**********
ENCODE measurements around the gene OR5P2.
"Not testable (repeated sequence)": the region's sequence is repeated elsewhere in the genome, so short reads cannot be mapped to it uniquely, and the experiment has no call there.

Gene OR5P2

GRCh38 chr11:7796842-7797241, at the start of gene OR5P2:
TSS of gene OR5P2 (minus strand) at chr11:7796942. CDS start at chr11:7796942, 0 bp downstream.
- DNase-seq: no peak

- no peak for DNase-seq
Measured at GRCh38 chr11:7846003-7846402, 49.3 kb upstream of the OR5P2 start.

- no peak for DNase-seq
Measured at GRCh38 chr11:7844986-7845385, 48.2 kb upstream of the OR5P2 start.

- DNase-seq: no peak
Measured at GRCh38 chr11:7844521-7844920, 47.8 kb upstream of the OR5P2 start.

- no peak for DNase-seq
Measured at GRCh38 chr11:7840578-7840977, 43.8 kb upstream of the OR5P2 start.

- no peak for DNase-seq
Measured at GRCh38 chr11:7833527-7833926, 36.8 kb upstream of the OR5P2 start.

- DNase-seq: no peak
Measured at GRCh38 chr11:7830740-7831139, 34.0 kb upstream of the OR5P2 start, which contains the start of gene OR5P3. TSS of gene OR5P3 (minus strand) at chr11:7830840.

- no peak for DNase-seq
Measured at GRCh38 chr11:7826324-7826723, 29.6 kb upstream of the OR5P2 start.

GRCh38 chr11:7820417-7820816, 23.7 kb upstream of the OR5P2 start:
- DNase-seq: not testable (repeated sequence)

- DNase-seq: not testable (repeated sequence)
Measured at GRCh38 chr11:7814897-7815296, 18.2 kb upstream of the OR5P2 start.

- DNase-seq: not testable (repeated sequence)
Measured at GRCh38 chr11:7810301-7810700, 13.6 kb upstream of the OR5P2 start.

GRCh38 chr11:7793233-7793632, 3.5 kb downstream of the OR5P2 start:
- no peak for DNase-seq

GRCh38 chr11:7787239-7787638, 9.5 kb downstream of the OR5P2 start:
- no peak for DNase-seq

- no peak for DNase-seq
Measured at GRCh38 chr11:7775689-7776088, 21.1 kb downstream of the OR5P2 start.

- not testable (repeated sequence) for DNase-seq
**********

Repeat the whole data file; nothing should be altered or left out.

ENCODE measurements around the gene OR5P2.
"Not testable (repeated sequence)": the region's sequence is repeated elsewhere in the genome, so short reads cannot be mapped to it uniquely, and the experiment has no call there.

Gene OR5P2

GRCh38 chr11:7796842-7797241, at the start of gene OR5P2:
TSS of gene OR5P2 (minus strand) at chr11:7796942. CDS start at chr11:7796942, 0 bp downstream.
- DNase-seq: no peak

- no peak for DNase-seq
Measured at GRCh38 chr11:7846003-7846402, 49.3 kb upstream of the OR5P2 start.

- no peak for DNase-seq
Measured at GRCh38 chr11:7844986-7845385, 48.2 kb upstream of the OR5P2 start.

- DNase-seq: no peak
Measured at GRCh38 chr11:7844521-7844920, 47.8 kb upstream of the OR5P2 start.

- no peak for DNase-seq
Measured at GRCh38 chr11:7840578-7840977, 43.8 kb upstream of the OR5P2 start.

- no peak for DNase-seq
Measured at GRCh38 chr11:7833527-7833926, 36.8 kb upstream of the OR5P2 start.

- DNase-seq: no peak
Measured at GRCh38 chr11:7830740-7831139, 34.0 kb upstream of the OR5P2 start, which contains the start of gene OR5P3. TSS of gene OR5P3 (minus strand) at chr11:7830840.

- no peak for DNase-seq
Measured at GRCh38 chr11:7826324-7826723, 29.6 kb upstream of the OR5P2 start.

GRCh38 chr11:7820417-7820816, 23.7 kb upstream of the OR5P2 start:
- DNase-seq: not testable (repeated sequence)

- DNase-seq: not testable (repeated sequence)
Measured at GRCh38 chr11:7814897-7815296, 18.2 kb upstream of the OR5P2 start.

- DNase-seq: not testable (repeated sequence)
Measured at GRCh38 chr11:7810301-7810700, 13.6 kb upstream of the OR5P2 start.

GRCh38 chr11:7793233-7793632, 3.5 kb downstream of the OR5P2 start:
- no peak for DNase-seq

GRCh38 chr11:7787239-7787638, 9.5 kb downstream of the OR5P2 start:
- no peak for DNase-seq

- no peak for DNase-seq
Measured at GRCh38 chr11:7775689-7776088, 21.1 kb downstream of the OR5P2 start.

- not testable (repeated sequence) for DNase-seq